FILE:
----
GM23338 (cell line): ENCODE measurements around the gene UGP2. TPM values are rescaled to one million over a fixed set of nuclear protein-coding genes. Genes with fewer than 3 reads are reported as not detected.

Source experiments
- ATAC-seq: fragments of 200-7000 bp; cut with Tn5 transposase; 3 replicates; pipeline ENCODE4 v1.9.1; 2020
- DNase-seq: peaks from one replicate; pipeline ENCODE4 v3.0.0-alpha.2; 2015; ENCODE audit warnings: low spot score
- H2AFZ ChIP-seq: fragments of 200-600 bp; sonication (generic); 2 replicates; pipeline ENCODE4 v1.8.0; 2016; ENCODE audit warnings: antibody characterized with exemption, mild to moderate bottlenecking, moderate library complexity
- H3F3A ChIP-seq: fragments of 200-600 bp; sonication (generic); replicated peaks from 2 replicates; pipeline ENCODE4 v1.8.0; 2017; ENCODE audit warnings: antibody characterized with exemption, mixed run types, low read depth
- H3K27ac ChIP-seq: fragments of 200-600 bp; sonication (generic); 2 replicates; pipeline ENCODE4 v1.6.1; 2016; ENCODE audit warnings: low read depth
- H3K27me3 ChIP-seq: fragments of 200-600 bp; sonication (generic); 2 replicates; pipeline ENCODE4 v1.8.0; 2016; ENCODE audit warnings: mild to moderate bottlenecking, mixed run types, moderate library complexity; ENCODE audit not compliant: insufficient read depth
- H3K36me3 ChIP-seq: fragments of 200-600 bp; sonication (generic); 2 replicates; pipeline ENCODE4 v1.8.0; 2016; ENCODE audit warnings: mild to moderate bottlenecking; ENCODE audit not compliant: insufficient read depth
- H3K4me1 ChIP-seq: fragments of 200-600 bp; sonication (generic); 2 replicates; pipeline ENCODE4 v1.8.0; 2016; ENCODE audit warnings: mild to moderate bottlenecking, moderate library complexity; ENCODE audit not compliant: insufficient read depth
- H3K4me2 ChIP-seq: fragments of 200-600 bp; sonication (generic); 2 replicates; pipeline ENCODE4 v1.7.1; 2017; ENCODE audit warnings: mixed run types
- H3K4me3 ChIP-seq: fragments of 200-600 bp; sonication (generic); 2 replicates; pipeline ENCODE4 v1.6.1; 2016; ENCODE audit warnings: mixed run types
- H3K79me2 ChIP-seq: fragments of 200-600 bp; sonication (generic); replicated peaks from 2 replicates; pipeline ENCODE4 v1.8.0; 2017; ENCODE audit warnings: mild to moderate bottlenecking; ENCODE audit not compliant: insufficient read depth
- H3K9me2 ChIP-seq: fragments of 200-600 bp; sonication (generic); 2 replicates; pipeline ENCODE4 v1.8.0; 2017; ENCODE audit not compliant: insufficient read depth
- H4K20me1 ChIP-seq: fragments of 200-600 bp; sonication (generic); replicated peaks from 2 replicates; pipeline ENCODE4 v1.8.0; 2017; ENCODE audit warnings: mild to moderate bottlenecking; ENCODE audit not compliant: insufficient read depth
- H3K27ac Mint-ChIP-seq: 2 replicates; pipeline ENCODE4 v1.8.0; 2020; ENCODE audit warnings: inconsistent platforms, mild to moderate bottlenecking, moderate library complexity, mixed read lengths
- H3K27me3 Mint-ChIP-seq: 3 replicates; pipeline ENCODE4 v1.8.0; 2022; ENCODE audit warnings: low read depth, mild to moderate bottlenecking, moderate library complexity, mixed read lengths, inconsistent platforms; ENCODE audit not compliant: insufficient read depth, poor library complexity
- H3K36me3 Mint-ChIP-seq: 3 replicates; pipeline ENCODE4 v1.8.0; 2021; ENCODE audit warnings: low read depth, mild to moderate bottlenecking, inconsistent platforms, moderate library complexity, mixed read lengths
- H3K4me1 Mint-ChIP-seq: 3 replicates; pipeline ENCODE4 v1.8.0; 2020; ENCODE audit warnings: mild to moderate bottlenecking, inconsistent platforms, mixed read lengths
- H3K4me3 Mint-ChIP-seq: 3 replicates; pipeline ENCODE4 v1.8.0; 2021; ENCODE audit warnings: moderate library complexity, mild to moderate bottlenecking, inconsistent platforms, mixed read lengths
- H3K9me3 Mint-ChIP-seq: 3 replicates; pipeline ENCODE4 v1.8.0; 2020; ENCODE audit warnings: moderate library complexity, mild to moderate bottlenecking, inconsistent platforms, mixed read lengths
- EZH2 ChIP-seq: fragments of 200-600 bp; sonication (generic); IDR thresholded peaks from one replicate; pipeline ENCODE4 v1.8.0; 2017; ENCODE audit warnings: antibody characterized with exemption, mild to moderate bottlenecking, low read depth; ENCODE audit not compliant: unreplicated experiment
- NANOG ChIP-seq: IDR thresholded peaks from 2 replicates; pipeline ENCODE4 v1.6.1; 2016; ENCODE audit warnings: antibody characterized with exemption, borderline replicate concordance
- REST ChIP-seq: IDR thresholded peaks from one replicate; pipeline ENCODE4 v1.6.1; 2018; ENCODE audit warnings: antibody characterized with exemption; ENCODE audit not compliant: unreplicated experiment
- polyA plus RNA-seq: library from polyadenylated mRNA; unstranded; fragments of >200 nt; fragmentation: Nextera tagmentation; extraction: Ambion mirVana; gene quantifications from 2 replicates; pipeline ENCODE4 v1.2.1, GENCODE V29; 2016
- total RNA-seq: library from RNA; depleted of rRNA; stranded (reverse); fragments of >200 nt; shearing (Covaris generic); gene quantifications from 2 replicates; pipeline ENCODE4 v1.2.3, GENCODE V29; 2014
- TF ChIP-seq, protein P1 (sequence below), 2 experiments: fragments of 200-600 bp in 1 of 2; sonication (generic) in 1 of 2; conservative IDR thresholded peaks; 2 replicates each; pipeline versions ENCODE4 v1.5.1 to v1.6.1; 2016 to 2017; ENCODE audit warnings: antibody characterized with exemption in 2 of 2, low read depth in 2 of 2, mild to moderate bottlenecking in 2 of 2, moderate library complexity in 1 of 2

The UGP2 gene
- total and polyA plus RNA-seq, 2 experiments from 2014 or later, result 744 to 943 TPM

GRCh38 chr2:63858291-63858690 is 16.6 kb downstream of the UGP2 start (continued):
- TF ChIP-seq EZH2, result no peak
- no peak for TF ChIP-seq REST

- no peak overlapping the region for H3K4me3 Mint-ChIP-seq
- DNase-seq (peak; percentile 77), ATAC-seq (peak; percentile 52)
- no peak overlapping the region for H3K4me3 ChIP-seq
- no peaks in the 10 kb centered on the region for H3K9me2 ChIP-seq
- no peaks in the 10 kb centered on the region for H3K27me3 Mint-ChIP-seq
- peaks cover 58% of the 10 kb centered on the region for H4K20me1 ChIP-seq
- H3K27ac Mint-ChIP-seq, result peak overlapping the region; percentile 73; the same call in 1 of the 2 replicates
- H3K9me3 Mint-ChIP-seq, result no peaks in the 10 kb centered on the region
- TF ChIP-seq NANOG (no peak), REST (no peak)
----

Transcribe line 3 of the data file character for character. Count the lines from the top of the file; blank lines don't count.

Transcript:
- ATAC-seq: fragments of 200-7000 bp; cut with Tn5 transposase; 3 replicates; pipeline ENCODE4 v1.9.1; 2020